Former Richmond businessman Jon C. King Sr. dies at 75
Jeremy M. Lazarus | 8/26/2021, 6 p.m.
Jon C. “Sugar” King Sr. was an influential force in Richmond in opening doors to ensure Black participation in business and the arts.
A creator of Exclusive Staffing, a niche provider of engineers, computer techs and other temporary specialists to big companies, Mr. King also became a key figure in building bridges with Richmond’s white business community.
Without holding public office, he ranked among the most connected Black men in the city, an insider who was frequently consulted during policy making. His ability to deal with people was unrivaled. In a world of quick tempers and sound bites, Mr. King was regarded as the consummate, unflappable professional who never spoke an angry word, used profanity, or took offense.
But the outward calm and restraint he displayed was known to mask a seething passion for ensuring that Richmond fairly shared opportunities across racial lines and a determination to persist to make it happen.
Along with his business, he promoted equity by building relationships and serving on the boards of multiple organizations, ranging from the Greater Richmond Cham- ber of Commerce whose board he chaired, to the Black History Museum & Cultural Center and the Downtown booster group Venture Richmond.
As chair of the city’s Economic De- velopment Authority, for example, he spearheaded the creation of the first public business incubator in Downtown to help fledgling Black and minority entrepreneurs to get their businesses off the ground.
At the chamber, he was involved in bringing low-cost airlines to Richmond, supporting the change to a “strong mayor” form of city government and developing the HYPE program to enable young creatives in Richmond to interact socially.
Mr. King died Wednes- day, Aug. 11, 2021, at his retirement home in New Orleans. His family said his death was due to cancer. He was 75.
Family and friends will gather Saturday, Aug. 28, at the Free People of Color Museum in New Orleans to celebrate his life.
Born in South Bend, Ind., in 1946, Mr. King planned to spend his life working for the U.S. Postal Service after graduating from high school. He credited his military service for changing his life. Instead of accepting the Army draft during the Vietnam War, he enlisted in the U.S. Air Force, trained as a mechanic and had eye-opening experiences fixing airplanes at bases in Japan, Thailand, Vietnam, England and the Philippines.
He later earned assignments to the Na- tional Security Agency and to the White House, where he worked in a supervisory post in a new division involving computer systems analysis, his family said.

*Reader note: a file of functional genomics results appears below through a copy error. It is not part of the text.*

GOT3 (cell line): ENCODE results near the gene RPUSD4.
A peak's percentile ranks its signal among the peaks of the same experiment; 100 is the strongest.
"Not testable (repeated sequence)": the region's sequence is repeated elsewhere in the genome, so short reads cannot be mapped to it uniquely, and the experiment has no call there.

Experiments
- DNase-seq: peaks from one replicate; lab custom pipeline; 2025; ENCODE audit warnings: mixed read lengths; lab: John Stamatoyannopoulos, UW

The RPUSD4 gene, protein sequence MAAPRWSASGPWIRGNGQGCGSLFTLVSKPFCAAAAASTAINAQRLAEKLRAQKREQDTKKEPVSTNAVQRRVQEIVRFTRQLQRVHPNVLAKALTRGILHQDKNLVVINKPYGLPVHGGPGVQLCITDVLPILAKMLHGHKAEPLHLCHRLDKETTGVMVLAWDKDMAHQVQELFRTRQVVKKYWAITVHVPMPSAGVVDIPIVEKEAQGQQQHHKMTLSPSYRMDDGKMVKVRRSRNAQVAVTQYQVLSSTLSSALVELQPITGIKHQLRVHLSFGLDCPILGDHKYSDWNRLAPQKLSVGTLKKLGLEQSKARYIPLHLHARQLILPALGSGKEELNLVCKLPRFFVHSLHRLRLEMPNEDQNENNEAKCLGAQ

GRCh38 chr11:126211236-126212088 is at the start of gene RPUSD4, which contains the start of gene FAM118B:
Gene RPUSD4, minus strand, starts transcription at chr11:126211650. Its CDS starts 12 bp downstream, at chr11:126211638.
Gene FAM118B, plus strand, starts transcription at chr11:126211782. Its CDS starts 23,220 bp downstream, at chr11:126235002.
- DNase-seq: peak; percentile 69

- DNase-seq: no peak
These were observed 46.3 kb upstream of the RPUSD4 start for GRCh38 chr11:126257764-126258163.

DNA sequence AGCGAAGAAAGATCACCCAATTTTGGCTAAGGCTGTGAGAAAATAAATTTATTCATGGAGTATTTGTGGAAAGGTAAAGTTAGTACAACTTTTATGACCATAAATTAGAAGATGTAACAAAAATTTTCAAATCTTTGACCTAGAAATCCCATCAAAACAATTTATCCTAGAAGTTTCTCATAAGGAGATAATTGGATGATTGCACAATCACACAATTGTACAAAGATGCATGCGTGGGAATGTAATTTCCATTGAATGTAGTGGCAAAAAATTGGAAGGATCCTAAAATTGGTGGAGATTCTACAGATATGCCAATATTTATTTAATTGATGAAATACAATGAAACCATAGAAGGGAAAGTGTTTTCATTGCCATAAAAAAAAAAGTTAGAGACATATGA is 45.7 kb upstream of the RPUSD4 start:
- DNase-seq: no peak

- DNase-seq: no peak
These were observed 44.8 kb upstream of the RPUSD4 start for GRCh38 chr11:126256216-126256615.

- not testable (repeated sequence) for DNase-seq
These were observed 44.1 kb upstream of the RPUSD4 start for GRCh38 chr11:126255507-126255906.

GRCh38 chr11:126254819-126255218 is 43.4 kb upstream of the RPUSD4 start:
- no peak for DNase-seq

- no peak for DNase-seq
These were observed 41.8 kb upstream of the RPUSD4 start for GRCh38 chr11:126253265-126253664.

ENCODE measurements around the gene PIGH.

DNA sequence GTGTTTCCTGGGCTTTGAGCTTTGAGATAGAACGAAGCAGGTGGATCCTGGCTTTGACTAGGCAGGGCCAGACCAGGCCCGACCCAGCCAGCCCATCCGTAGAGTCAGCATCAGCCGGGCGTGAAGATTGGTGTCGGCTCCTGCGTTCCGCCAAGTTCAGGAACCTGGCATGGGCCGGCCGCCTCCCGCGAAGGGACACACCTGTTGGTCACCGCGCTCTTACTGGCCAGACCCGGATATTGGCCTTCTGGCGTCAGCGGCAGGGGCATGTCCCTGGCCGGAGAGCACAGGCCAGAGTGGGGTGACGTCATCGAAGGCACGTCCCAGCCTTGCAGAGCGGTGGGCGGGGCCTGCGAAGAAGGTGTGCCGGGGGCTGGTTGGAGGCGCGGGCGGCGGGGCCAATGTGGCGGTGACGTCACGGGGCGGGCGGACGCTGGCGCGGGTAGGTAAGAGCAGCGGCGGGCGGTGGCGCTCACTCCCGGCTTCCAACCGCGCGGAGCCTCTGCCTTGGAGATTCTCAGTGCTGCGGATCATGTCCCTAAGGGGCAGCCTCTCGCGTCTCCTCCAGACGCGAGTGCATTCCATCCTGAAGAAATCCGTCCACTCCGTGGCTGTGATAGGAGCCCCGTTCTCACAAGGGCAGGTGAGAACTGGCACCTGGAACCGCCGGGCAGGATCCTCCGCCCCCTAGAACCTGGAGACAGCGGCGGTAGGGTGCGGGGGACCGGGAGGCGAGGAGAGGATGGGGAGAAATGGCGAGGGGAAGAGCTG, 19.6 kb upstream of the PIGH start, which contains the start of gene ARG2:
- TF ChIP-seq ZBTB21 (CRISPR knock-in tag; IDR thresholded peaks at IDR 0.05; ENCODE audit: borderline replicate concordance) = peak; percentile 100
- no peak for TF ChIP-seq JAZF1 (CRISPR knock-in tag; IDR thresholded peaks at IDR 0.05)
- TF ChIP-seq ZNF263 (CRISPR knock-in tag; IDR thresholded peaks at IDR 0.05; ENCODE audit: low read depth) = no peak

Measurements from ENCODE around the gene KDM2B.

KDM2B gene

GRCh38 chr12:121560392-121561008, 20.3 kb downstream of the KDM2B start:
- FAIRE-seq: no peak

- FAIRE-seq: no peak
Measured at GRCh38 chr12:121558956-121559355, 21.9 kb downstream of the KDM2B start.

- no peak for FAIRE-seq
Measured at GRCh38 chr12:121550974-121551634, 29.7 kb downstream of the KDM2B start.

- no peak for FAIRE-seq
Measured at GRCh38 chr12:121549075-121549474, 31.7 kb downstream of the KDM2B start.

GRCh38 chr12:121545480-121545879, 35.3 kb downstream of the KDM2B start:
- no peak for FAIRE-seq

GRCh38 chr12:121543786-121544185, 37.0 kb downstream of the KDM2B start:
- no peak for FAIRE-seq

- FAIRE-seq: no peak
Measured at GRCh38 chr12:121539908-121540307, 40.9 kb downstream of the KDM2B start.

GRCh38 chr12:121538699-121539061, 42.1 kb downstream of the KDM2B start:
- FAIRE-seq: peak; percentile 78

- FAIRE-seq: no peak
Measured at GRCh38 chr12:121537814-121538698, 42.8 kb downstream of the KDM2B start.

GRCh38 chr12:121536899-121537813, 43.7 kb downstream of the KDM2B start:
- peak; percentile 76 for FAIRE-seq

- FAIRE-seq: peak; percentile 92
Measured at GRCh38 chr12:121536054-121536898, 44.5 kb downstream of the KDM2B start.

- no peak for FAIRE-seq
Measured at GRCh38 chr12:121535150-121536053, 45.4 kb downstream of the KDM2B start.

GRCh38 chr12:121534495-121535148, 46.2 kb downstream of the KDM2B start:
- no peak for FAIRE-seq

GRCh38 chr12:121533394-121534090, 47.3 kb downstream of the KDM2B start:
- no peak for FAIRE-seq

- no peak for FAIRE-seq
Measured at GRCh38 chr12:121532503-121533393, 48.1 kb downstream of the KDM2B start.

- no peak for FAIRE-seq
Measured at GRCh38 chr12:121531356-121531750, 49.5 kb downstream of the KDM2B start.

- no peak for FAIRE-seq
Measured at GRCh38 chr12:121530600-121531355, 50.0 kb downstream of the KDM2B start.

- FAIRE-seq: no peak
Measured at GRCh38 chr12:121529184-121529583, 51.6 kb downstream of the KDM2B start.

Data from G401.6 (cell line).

Finding his education deficient, he left the military and earned a business degree from Howard University, shifted gears and began a career in banking. He started out with Bankers Trust in New York, became a vice president for Hibernia National Bank and came to Richmond to be a vice president of trust operations at Crestar Bank, which later merged into SunTrust.
In 1990, he left to start Exclusive Staffing of Virginia with his wife, LaVerne, to fill some of the professional staffing needs that he found at the bank and at other companies. The Kings operated the business that had 10 full-time employees and sent more than 200 people to corporate assignments weekly. Mrs. King mostly ran the day-to-day operations while he was out creating connections.
His busy schedule included service on the boards of the Virginia Tourism Corporation and the Virginia Council for Economic Education. He also was involved with the Richmond Performing Arts Alliance and served on the boards of First Market Bank and the Bon Secours Virginia Health System. He also was a member of the Management Round Table.
In 2000, Mr. King was recognized with the Distinguished Leadership Award from the National Association for Community Leadership for his work to create the business incubator at 5th and Franklin streets in a formerly vacant eight-story office building.
Along with his wife of 46 years, Mr. King’s survivors include his son, Jon C. King Jr; daughters, Cherrie King and Courtney King; mother, Inez Mildred King; brothers, Brian King, Eugene King, Jimmy King, Larry King, LeRoy King and Ricky King; sister, Leslie King; two grandchildren; and a great-grandson.
The family requests that memorial contributions be made either to the Black History Museum & Cultural Center of Virginia in Richmond or the Free People of Color Museum in New Orleans.